Career Discussions Need advice from PM on a second (and late life) career in the field

Need advice from PM on a second (and late life) career in the field

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    • Avatar of Bryggen1234567Bryggen1234567
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        Good day,

        I am trying to be in contact with portfolio managers (preferably Canadian) for advice on a career in your field of work.

        I just turned 50 this year and spent the past 25 years in an unrelated profession. I have had a long-time passion for investing, specifically value investing. I have nurtured and developed this interest through reading, managing my investments for the past 20 years, and getting related education in Finance.

        Now, at a turning point in my life and career —I can leave my current job with a decent pension— I want to pursue my passion. But before I do this, I want to consult professionals first to find out if I have unrealistic expectations about the job, especially if I want to embrace value investing. I know the business tends to focus on sales and short-term results, which could conflict with my expectations, but I am sure some people and firms embrace this philosophy.

        Ideally, I would like to manage portfolios for clients and be able to implement my preferred investment philosophy (value investing) to benefit them. Being an independent PM running my practice sounds like a tremendous longer-term goal, but operating in a firm that embraces the same philosophy would be equally satisfying.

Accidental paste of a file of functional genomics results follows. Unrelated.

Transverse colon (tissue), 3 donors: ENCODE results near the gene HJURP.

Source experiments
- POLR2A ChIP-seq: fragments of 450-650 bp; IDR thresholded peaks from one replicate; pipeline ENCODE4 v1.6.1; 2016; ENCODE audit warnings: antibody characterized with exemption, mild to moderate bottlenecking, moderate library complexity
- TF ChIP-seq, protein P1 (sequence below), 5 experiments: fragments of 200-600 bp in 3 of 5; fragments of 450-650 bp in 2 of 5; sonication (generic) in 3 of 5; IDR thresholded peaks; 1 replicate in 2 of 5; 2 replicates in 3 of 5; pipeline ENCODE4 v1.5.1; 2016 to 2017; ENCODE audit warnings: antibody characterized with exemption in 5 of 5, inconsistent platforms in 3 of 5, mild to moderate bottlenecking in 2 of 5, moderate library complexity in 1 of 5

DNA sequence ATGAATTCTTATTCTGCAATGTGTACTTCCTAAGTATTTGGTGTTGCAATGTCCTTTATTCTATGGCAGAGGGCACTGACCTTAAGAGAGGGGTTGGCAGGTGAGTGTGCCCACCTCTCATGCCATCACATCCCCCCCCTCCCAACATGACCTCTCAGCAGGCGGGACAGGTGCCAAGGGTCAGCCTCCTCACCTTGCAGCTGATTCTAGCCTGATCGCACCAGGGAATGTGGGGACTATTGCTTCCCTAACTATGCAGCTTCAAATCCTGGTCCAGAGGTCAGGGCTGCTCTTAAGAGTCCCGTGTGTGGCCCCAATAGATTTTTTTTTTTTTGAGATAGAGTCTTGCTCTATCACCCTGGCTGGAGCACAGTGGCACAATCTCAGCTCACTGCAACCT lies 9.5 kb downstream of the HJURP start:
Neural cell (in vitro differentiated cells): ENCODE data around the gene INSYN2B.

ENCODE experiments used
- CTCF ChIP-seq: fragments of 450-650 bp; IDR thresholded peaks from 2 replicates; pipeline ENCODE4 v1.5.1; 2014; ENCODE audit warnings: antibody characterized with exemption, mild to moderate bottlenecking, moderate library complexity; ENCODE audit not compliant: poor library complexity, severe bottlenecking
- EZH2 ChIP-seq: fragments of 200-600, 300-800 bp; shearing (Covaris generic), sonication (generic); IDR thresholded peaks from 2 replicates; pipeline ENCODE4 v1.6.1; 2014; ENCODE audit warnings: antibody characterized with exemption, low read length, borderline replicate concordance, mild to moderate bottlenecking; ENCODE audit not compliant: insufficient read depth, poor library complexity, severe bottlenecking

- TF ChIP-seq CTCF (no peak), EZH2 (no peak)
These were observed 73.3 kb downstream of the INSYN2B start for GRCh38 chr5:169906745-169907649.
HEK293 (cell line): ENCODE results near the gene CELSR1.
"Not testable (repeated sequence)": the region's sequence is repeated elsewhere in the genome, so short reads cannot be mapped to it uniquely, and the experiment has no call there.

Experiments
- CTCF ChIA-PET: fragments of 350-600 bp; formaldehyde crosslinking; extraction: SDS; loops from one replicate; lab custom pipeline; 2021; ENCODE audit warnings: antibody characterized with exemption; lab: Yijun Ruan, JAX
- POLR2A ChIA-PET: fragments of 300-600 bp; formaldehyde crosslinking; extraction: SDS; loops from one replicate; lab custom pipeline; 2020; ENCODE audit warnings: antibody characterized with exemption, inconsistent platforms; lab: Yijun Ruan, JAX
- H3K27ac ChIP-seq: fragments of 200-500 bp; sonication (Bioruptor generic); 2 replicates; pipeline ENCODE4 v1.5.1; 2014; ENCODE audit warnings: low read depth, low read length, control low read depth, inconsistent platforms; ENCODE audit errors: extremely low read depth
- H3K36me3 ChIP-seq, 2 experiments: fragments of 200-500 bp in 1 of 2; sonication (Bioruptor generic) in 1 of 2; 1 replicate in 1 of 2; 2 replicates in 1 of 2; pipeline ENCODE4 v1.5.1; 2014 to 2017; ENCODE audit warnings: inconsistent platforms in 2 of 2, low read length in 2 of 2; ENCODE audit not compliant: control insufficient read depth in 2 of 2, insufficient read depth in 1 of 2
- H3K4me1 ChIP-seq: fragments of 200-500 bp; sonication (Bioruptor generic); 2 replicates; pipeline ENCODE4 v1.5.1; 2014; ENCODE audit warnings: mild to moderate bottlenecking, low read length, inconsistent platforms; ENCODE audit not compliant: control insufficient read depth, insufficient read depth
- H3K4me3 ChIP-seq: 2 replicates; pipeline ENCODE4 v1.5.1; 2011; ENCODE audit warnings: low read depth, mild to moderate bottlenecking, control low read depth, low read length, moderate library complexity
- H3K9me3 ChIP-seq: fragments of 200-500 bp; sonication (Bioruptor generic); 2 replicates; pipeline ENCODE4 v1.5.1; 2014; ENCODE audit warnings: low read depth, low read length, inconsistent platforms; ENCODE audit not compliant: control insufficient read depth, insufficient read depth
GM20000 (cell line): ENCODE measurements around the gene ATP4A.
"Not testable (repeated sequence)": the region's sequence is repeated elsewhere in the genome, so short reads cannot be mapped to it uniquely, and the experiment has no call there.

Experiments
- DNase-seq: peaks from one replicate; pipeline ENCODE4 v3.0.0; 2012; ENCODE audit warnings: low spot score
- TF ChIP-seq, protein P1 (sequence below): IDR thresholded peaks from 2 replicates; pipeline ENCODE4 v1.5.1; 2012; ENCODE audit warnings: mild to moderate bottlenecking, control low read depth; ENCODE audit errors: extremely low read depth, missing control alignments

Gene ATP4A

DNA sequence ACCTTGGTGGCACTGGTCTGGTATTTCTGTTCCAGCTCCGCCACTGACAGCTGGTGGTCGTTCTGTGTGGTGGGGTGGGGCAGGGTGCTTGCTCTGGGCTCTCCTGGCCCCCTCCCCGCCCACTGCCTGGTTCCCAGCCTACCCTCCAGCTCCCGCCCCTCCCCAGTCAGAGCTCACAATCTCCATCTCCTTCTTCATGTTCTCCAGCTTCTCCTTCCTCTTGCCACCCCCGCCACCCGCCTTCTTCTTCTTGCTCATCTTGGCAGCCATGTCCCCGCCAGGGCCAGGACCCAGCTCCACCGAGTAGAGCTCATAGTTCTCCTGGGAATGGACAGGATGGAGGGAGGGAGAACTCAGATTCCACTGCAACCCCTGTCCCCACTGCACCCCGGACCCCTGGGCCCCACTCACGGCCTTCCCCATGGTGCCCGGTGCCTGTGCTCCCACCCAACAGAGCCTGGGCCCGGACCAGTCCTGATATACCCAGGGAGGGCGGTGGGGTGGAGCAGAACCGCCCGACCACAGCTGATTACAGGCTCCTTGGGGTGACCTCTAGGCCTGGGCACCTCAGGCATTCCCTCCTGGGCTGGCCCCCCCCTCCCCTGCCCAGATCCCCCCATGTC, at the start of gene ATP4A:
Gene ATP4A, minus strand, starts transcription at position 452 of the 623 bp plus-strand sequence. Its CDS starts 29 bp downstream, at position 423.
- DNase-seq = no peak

~My questions:~

        1. Is my vision to manage clients’ portfolios by applying a value investing philosophy even doable? While I understand that clients’ risk profiles and regulations impose some limits, are passive investment and value investing compatible with the profession? Firms may push advisors to transact to generate fees, limit what stocks could be offered to clients, or impose (over) diversification.
        2. To achieve my goal of being a PM, I am aware that it will take time (4 years in Canada) and that I will need the required experience to either get the CFA or CIM designation. As someone who wants to develop and grow to be a value-oriented PM, what path would you recommend?

        First, regarding the educational path, would you recommend CIM versus CFA?

        Then, what is the work experience path: being an investment advisor or equity research analyst?

        I am afraid that being an investment advisor will turn me into a salesperson rather than developing to be an efficient value-investing PM. Would working at a small boutique firm that embraces value investing be a good option?

        I would love to be a PM so that I can work within my philosophy/style with the clients who are the best match for it. I would rather have fewer clients focusing on the ones who are the best fit for my style. If my hands are going to be tied, not having the flexibility to apply my investment philosophy to clients (or being imposed another style that generates more revenues for the firm), it wouldn’t be as appealing.


        Any general advice or thoughts would be greatly appreciated.

        Thank you!


        rituparnaduttagupta voted up
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